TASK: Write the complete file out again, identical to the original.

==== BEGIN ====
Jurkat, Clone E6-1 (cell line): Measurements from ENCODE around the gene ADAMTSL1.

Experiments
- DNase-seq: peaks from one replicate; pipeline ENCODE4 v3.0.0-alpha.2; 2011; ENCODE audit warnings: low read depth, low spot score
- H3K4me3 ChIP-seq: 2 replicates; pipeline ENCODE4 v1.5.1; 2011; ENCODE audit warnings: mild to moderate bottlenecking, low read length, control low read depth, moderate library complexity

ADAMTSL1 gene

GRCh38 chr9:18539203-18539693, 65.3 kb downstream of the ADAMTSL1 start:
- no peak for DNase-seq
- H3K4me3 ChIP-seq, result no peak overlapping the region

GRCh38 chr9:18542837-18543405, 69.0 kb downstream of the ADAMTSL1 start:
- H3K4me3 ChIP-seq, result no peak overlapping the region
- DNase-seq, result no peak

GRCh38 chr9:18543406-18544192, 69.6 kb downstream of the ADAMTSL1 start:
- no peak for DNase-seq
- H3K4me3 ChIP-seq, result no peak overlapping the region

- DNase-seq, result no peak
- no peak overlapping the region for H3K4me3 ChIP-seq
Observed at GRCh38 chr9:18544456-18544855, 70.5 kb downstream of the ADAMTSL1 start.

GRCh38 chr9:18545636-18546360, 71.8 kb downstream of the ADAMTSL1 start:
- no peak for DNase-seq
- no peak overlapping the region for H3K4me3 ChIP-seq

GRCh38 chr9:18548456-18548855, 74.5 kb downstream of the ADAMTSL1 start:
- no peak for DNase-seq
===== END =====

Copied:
Jurkat, Clone E6-1 (cell line): Measurements from ENCODE around the gene ADAMTSL1.

Experiments
- DNase-seq: peaks from one replicate; pipeline ENCODE4 v3.0.0-alpha.2; 2011; ENCODE audit warnings: low read depth, low spot score
- H3K4me3 ChIP-seq: 2 replicates; pipeline ENCODE4 v1.5.1; 2011; ENCODE audit warnings: mild to moderate bottlenecking, low read length, control low read depth, moderate library complexity

ADAMTSL1 gene

GRCh38 chr9:18539203-18539693, 65.3 kb downstream of the ADAMTSL1 start:
- no peak for DNase-seq
- H3K4me3 ChIP-seq, result no peak overlapping the region

GRCh38 chr9:18542837-18543405, 69.0 kb downstream of the ADAMTSL1 start:
- H3K4me3 ChIP-seq, result no peak overlapping the region
- DNase-seq, result no peak

GRCh38 chr9:18543406-18544192, 69.6 kb downstream of the ADAMTSL1 start:
- no peak for DNase-seq
- H3K4me3 ChIP-seq, result no peak overlapping the region

- DNase-seq, result no peak
- no peak overlapping the region for H3K4me3 ChIP-seq
Observed at GRCh38 chr9:18544456-18544855, 70.5 kb downstream of the ADAMTSL1 start.

GRCh38 chr9:18545636-18546360, 71.8 kb downstream of the ADAMTSL1 start:
- no peak for DNase-seq
- no peak overlapping the region for H3K4me3 ChIP-seq

GRCh38 chr9:18548456-18548855, 74.5 kb downstream of the ADAMTSL1 start:
- no peak for DNase-seq